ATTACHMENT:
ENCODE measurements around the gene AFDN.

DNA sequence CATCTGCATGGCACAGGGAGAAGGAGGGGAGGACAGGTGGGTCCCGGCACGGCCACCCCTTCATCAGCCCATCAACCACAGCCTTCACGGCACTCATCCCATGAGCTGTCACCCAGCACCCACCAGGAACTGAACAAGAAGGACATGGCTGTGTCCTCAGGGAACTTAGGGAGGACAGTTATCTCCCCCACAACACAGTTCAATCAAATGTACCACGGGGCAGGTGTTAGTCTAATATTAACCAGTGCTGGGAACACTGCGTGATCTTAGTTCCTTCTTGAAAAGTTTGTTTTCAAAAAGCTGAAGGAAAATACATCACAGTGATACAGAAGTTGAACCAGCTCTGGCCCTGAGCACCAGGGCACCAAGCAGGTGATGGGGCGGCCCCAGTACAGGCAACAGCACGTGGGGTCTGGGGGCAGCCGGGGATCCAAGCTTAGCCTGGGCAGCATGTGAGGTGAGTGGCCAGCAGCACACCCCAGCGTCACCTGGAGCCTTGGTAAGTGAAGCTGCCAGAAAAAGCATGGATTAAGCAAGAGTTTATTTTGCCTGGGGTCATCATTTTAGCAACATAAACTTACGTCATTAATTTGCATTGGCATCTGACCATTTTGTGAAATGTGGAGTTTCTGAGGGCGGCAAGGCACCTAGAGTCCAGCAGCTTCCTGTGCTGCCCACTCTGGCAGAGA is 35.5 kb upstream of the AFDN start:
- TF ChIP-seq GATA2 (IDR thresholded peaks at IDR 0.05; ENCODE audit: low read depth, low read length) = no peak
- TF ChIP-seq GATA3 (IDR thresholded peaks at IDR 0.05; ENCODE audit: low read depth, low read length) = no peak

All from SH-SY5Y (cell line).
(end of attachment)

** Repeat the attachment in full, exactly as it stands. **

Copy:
ENCODE measurements around the gene AFDN.

DNA sequence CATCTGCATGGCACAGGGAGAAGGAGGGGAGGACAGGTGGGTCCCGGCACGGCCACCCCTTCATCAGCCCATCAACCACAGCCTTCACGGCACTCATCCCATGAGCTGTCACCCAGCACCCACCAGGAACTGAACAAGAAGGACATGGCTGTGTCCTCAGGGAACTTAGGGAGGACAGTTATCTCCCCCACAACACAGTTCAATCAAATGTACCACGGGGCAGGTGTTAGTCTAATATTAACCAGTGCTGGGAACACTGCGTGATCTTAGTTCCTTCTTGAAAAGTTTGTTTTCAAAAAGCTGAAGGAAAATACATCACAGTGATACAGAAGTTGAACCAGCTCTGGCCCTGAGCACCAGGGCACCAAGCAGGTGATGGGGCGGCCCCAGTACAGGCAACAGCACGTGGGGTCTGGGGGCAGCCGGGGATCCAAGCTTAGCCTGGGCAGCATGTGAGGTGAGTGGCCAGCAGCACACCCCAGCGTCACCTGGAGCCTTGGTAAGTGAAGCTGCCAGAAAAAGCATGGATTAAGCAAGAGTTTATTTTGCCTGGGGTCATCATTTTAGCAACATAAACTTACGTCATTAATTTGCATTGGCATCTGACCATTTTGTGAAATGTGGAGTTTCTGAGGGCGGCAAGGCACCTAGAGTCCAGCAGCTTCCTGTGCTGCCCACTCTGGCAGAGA is 35.5 kb upstream of the AFDN start:
- TF ChIP-seq GATA2 (IDR thresholded peaks at IDR 0.05; ENCODE audit: low read depth, low read length) = no peak
- TF ChIP-seq GATA3 (IDR thresholded peaks at IDR 0.05; ENCODE audit: low read depth, low read length) = no peak

All from SH-SY5Y (cell line).